Markdown Language Server In VS Code
A singer with big glasses once said “Saturday nights are alright for fighting.” I tend to think they are better for reading and writing blog posts in an IDE, though. If you’ve never tried writing a blog post in an interactive development environment like Visual Studio Code, tonight might be the time to check it out. They’ve just added support for a Markdown Language Server, which Matt Bierner details in this post.
But one day after mistyping an image path for what felt like the hundredth time, it finally hit me: this isn’t fun! Why am I wasting my life manually typing out and validating these links? That’s what tools are for! I knew I didn’t want just any tool, I wanted one that would help me read and write my Markdown as text instead of hiding the Markdown source behind some WYSIWYG-style UI magic. That’s very much in keeping with the ethos of VS Code and how we think about support for programming languages. Why shouldn’t many of the same smarts we offer for traditional programming languages apply to Markdown too? I started work on link completions the very next day.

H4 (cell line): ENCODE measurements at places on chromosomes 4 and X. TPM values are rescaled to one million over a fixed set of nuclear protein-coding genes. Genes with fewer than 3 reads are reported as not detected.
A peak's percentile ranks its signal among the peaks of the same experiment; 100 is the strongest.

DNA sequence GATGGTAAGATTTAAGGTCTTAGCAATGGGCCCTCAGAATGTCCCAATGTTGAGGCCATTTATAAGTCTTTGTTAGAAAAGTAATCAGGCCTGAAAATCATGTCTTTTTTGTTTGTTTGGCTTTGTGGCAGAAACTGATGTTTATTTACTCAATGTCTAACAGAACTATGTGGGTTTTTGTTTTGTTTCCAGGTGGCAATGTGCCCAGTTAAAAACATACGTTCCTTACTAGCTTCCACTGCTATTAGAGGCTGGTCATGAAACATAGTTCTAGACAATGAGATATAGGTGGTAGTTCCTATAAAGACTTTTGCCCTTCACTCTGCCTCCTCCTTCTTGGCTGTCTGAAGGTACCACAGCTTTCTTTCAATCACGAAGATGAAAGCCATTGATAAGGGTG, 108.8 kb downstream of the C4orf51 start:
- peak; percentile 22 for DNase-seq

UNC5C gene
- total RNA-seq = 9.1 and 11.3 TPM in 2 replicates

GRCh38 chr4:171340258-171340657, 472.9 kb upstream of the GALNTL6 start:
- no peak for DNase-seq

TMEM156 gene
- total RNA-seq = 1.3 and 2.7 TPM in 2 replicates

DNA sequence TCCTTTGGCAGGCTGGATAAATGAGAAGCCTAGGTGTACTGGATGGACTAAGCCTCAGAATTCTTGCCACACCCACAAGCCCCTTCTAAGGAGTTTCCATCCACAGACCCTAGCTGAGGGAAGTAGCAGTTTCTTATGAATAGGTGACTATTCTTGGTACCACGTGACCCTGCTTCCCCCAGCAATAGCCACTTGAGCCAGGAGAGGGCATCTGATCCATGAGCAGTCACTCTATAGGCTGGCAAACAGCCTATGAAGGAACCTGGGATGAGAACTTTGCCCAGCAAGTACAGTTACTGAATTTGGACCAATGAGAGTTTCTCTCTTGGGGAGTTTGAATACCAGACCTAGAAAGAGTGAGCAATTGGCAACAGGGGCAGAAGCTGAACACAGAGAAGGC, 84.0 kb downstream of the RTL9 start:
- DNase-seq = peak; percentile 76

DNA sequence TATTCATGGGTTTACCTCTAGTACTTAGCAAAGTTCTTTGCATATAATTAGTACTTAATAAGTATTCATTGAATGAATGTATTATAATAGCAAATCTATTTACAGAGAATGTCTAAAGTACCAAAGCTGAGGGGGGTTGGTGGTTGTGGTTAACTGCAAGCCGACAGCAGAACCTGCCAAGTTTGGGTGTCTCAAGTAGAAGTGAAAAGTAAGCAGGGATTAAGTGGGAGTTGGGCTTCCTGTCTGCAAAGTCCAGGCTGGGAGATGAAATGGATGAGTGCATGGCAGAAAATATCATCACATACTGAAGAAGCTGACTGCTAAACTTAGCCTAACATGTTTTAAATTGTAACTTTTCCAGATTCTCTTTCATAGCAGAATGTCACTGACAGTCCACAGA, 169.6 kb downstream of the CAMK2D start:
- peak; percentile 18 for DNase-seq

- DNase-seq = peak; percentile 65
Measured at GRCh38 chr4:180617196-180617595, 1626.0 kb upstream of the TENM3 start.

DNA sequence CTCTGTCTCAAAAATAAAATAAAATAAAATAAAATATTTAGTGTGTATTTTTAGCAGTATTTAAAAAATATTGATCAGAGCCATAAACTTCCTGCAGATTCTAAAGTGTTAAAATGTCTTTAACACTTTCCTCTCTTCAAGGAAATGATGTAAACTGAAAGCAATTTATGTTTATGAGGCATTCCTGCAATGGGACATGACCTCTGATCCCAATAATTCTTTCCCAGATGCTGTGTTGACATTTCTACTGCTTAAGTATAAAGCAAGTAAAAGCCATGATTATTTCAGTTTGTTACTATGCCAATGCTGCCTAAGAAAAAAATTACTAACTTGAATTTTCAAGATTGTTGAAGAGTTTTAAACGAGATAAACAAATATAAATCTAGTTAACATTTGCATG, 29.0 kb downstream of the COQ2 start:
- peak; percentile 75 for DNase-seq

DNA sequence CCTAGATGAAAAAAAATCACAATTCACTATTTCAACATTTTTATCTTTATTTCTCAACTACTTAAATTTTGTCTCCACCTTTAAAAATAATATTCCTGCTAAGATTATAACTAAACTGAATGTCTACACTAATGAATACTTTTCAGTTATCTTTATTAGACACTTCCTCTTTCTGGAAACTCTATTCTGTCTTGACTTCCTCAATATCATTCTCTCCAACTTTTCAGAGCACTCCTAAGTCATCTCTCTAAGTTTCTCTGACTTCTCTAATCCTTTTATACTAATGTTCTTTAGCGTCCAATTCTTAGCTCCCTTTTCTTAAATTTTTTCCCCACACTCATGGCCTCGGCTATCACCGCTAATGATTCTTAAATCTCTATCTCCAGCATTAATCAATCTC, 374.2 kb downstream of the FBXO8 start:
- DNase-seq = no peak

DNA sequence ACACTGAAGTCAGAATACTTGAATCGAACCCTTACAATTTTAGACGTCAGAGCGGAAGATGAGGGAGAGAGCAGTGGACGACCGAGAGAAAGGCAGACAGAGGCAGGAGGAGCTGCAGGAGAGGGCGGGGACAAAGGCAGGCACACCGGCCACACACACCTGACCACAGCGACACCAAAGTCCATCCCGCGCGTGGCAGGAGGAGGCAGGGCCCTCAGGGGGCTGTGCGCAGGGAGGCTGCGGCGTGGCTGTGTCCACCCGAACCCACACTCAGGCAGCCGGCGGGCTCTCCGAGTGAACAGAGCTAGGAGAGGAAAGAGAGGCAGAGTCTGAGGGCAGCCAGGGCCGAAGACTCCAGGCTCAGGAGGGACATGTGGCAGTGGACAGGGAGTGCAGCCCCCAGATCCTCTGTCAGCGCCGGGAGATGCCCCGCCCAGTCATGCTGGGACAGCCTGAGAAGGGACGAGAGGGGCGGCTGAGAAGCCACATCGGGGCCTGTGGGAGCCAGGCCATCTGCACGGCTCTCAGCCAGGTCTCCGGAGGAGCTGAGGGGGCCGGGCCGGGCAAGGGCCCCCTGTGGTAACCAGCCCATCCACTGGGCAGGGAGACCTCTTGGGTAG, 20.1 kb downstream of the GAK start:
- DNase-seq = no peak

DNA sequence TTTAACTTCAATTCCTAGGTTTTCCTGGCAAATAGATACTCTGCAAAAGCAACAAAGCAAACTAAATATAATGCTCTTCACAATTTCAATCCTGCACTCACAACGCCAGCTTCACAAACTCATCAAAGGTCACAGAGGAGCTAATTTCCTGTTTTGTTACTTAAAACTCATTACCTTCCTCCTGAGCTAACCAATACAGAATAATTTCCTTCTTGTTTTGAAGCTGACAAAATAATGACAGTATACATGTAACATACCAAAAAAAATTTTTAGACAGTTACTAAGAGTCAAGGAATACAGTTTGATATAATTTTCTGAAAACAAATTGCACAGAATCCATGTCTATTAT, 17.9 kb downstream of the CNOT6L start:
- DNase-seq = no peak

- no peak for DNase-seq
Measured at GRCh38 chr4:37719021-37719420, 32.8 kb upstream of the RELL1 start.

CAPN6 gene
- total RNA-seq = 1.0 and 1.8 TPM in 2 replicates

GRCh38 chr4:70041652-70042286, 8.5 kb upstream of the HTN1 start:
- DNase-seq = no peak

Bierner’s post has a list of new features. I can already say that autocompletion of image paths has been a game changer for me. It allows me to store my images in a “Resources” folder and easily implement them when I’m blogging. Also, if you’re a person who likes to reference their own posts, whooo boy…
I’ve been a huge fan of Markdown since I discovered it years ago. Sometimes I think in the format. It used to be hard to come by apps that use it, but that has no longer been the case, in the last few years. It’s nice to see the development of VS Code helping to “push Markdown tooling forward for everyone.”